A schoolgirl, a nun and an army officer walk into an audition. It could be the start of a stand-up’s joke, but the characters here walk into something much more amusing, heart-warming and uplifting in a production strong on nostalgia and brilliant musicianship.
The Bombshells are “the most glamorous band in all the land”, heading to Hull – sorry, ‘Ull – for a show that will be broadcast live by the BBC to raise the morale of a war-weary nation.
Unfortunately, they’re so glamorous that every time they play at a military base, they lose a player or two to the arms of a GI. Now with their new recruits, along with drummer Patrick (Rory Gradon), the only boy in the girl band, they’re setting off for an adventure that an air raid or two isn’t going to halt. “The all-clear hasn’t gone yet,” bandleader Betty (Georgina Field) is warned. Don’t worry, she scoffs, I’ll keep my coat buttoned up.
The show must go on
She’s hardcore and hardened as the rest of the band try to be, in a world that our generation can’t know or comprehend. Did you spot the gas-mask cases slung over each shoulder?
The show really did go on during the war, musicians played, people sang, and to those who likened the pandemic lockdown to wartime, I’ve heard the retort: “At least they could go out and get drunk with an American airman.” But they’re not so hard that they can’t reduce an audience to tears with their melodies and jazz: “If you make the buggers cry, they think they’ve had their moneysworth.”
It’s the triple-threat excellence that raises this show to five star status: the wonderful script by the late, great Alan Plater, terrific performances of eight actors who are all immensely accomplished musicians, and the perfect staging as the usually traditional Keswick theatre is transformed into the round with intensely dramatic effect. Notably when there’s an unexploded bomb at the centre of the stage, and it’s coolly defused by upper-class Miranda (Stacey Ghent) with a hairclip.
There’s delightfully touching interaction between the two innocents of the band, schoolgirl Liz (Lauren Chinery) and naive nun Lily (Gleanne Purcell-Brown), while cynical Grace (Alice McKenna) and Vera (Sarah Groarke) share tales of drunken nights in an attempt to overcome their loss and grief. At the piano sits wry Geordie May (Verity Bajoria), ready to give the note to each of the musicians.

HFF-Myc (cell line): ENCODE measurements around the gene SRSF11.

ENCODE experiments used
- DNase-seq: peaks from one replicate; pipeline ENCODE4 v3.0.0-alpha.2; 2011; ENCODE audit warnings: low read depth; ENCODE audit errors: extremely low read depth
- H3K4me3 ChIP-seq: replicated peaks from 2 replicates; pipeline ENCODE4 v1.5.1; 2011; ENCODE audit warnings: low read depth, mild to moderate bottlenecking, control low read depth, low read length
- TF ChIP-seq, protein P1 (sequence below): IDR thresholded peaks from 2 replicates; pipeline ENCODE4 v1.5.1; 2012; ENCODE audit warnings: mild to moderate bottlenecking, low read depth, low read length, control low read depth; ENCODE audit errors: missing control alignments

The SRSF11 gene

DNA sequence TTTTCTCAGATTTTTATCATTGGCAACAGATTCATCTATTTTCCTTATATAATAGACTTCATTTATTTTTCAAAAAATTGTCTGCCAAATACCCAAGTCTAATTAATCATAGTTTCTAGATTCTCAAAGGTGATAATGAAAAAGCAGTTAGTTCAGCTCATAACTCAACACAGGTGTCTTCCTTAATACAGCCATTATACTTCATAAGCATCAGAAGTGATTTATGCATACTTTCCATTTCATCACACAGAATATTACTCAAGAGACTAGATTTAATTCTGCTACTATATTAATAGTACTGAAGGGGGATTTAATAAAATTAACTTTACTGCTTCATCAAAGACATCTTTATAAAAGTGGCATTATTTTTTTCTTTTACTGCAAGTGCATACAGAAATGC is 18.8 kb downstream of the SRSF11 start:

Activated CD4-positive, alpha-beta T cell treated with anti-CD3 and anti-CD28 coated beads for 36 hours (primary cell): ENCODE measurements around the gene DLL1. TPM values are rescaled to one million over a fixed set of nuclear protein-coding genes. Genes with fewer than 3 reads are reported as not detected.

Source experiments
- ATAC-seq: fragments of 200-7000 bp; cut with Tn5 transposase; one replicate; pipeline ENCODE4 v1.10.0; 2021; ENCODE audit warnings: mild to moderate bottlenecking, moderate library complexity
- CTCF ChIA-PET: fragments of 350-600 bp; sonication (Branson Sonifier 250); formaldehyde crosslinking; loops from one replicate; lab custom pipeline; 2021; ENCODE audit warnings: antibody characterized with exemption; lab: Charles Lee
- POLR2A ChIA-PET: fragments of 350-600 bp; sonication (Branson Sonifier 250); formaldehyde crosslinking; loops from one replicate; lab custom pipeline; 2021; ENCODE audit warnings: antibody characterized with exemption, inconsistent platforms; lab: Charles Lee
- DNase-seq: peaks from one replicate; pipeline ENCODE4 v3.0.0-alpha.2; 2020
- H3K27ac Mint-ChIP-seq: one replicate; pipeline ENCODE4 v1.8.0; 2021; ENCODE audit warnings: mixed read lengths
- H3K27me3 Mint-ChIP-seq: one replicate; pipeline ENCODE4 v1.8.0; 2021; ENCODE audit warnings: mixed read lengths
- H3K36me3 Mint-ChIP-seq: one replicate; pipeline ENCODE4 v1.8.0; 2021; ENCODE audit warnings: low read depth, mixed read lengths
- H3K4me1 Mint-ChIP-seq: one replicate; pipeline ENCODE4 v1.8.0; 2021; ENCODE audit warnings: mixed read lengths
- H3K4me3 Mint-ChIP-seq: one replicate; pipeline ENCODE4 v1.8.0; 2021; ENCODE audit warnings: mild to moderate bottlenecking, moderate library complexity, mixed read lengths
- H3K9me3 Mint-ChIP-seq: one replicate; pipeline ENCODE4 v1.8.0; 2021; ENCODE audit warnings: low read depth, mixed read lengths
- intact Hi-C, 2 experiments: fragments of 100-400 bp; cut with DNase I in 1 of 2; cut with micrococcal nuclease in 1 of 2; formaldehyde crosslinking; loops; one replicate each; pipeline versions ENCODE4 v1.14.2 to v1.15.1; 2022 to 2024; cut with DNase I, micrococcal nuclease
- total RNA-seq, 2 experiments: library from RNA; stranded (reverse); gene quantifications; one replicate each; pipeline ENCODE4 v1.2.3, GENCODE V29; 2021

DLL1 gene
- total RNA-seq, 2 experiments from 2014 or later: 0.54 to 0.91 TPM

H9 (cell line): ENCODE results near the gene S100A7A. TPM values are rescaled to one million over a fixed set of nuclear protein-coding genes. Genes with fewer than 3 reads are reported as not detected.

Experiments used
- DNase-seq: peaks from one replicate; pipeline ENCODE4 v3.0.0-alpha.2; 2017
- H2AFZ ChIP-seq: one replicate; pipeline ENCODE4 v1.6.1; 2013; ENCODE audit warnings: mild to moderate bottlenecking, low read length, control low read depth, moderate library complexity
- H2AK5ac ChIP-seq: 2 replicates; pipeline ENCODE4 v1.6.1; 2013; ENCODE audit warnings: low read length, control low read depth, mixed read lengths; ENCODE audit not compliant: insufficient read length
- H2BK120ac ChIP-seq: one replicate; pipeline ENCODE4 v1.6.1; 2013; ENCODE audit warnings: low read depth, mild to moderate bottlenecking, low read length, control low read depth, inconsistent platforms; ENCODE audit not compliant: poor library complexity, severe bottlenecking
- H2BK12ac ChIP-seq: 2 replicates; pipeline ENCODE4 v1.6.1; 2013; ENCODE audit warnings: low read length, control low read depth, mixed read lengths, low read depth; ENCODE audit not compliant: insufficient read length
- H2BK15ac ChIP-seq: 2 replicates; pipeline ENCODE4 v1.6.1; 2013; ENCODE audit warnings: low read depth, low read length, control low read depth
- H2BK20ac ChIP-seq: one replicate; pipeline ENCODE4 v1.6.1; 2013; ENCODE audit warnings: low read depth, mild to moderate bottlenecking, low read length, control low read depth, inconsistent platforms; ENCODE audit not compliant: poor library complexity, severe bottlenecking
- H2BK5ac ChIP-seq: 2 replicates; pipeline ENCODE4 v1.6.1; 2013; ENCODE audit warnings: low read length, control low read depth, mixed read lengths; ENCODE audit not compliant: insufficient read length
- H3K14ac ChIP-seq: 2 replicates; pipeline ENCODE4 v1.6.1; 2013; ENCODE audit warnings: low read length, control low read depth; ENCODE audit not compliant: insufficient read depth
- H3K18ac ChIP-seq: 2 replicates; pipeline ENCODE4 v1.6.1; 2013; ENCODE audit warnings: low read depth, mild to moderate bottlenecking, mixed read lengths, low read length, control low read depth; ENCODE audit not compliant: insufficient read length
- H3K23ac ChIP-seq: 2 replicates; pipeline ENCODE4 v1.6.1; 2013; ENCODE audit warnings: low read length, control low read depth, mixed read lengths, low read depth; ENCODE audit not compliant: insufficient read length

And wow, when they play! The first act gives a strong hint of individual talents, on sax, clarinet, double bass, trumpet and more, but in the second half we’re transported to the music hall in Hull (“where even the pork pies smell of fish”) for the band’s live broadcast performance. We would happily spend a night in a smoky jazz bar listening to their virtuoso sounds and harmonies. “Music, it’s the only clean thing left in this dirty world.” As then, so it remains.
Plater, prolific writer of comedy and drama for stage, film and television, was the master of many trades. Who knew he wrote 18 episodes of the BBC‘s pioneering police series Z Cars and 30 episodes for its sequel, Softly Softly? But he excels with gentle humour and nostalgia, even throwing in one of his favourite cliches. Liz is in the sixth form at what she calls San Quentin High, and Plater afficionados might recall that was the moniker for the Leeds high school where Mr Chaplin and Miss Swinburne taught in the glorious 1980s TV series, The Beiderbecke Affair.
Wartime greatest hits
This play grew out of a 2000 TV film, the Last of the Blonde Bombshells with a script by Plater, starring Judi Dench, Billie Whitelaw, Cleo Laine, Joan Sims and June Whitfield. And he was convinced that between the years 1939-45, composers and musicians really hit their stride.
“Researching Blonde Bombshells,” he once wrote, “I was overwhelmed by the volume of compilation albums broadly headed Great Music of the Second World War. Where, aside from protest songs, are the greatest hits from Korea, Vietnam or Iraq? The silence tells its own story.” Was this, he wondered, because World War ll was “a reasonably honourable conflict between Good and Evil, compared with the shabbier specimens of more recent times, and has inspired an infinite range of defining drama, from the sublime Dad’s Army to Steve McQueen jumping over a fence on a motor-bike.”
If there’s a modern parable here behind the action and the sharp characterisation, it’s that musical harmonising can bring together individuals who wouldn’t otherwise gel. And there’s the moral tale of draft-dodger Patrick heading to sign up after the concert with the band, inspired by the women’s resilience.
Directed by Zoe Waterman, it’s another joint production with Bolton’s Octagon Theatre, and Scarborough’s Stephen Joseph Theatre, a real northern powerhouse of the stage. The Blonde Bombshells of 1943 runs at Keswick until the end of July. Booking details here.
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